Nothing quite comes close to the Boxing Day Test at the Melbourne Cricket Ground.
It is the pinnacle of the cricketing calendar. And not just for the 100,000 Australians baying for blood.
Cricketing badgers on the other side of the world will happily pop open another bottle as Christmas Day winds down, curl up by the fire and settle down to the sights and sounds of the MCG.
England's players celebrate after clinching the 2010-11 Ashes series down underInsurance Loans Mortgage Attorney Credit Lawyer
Graeme Swann leads the celebrations with the 'Sprinkler' dance move at the MCG
Ten years ago these night owls were in for a special treat with the 2010-11 Ashes on a knife edge after Australia roared back in Perth to bring the series level.
England won the toss, elected to field, and the rest is history.
Ricky Ponting's men collapsed to a humiliating 98 all out, and the MCG emptied as Andrew Strauss and Alastair Cook led England to 157 without loss at the end of the day.
England's fans serenade Mitchell Johnson as England pile on the runs in the fifth Test
Jimmy Anderson was one of England's heroes as Australia were bowled out for 98 in 2010
They went on to win by an innings and 157 runs, retaining the urn in the process.Insurance Loans Mortgage Attorney Credit Lawyer
A week later they did it again in Sydney, claiming a first series win Down Under in 24 years.
But what has become of that side, who eight months later went on to become No 1 in the world? Sportsmail take a look...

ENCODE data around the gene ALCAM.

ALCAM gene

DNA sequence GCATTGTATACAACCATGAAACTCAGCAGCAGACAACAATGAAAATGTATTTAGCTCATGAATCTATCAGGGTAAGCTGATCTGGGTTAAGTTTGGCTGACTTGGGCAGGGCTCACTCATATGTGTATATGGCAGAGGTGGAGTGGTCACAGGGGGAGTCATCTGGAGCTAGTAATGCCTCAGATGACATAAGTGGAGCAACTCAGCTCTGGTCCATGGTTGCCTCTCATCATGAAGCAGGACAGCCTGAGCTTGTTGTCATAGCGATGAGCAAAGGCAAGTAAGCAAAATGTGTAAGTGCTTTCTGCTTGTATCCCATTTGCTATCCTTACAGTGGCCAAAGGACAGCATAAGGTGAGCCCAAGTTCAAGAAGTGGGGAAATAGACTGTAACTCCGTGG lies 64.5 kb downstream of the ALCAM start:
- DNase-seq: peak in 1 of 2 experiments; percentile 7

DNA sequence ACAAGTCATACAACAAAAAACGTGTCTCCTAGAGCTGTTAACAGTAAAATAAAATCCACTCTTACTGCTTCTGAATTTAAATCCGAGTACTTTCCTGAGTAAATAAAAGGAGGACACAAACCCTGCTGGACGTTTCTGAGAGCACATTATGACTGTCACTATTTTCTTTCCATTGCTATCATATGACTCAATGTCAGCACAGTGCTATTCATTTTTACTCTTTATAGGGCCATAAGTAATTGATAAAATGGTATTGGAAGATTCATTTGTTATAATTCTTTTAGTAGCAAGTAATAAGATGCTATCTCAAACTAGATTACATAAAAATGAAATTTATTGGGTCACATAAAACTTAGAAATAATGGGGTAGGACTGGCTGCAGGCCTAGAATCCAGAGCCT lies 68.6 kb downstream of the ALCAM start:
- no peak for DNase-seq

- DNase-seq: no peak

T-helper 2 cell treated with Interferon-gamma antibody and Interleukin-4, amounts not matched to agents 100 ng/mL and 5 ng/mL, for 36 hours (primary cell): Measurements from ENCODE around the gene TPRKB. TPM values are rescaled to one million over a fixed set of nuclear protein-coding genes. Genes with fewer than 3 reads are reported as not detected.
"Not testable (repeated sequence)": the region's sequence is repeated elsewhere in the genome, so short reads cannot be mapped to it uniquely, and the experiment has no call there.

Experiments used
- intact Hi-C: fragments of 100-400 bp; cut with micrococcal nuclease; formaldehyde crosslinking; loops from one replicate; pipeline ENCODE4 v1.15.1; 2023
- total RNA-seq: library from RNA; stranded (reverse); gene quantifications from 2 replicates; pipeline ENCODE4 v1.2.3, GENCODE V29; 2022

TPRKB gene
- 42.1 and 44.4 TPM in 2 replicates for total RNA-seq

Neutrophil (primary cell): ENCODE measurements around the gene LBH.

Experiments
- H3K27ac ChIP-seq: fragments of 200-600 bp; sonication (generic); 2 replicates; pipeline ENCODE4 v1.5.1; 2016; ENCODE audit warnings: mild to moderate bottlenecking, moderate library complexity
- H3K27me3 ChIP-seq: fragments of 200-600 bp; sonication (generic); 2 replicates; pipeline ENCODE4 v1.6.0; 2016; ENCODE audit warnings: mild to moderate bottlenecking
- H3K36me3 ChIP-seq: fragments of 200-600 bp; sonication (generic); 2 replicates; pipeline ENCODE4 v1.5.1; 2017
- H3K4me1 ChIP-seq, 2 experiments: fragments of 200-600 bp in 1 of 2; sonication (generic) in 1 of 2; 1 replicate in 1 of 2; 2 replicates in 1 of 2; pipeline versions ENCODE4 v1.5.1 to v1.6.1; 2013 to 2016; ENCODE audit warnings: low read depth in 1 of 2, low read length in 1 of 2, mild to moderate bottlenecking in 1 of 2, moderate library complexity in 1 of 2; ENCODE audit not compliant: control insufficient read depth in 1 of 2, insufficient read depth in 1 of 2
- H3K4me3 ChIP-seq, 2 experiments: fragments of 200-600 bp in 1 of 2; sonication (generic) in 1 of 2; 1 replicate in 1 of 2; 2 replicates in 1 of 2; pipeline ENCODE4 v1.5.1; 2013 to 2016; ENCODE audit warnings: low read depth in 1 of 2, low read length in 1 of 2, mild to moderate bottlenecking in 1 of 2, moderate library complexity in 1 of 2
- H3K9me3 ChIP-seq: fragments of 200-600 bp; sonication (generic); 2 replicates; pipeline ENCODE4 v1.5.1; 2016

England's players celebrate after taking the final Australian wicket in the fifth Test
Alastair Cook, Graeme Swann and Jimmy Anderson with the urn in the SCG dressing room
Strauss went down as one of England's greatest ever captains, leading the Test side to No 1 in the world rankings just seven months after they retained the urn in 2011.
His retirement a year later was overshadowed by the damaging fallout with star man Kevin Pietersen, but Strauss went on to prove his leadership qualities extended off the field.
He became the ECB's director of cricket at its lowest ebb in 2015, and immediately set about overhauling England's limited overs set-up.
After finishing as runners up in the 2016 Twenty20 World Cup, they went one better in the 50-over format on home soil in 2019 in memorable fashion.
But Strauss had relinquished his position by that point to care for his wife as she underwent treatment for lung cancer. Since her passing in December 2018, he set up the Ruth Strauss Foundation to provide emotional support for families to prepare for the death of a parent from cancer and raise awareness of the need for more research in the fight against non-smoking lung cancers.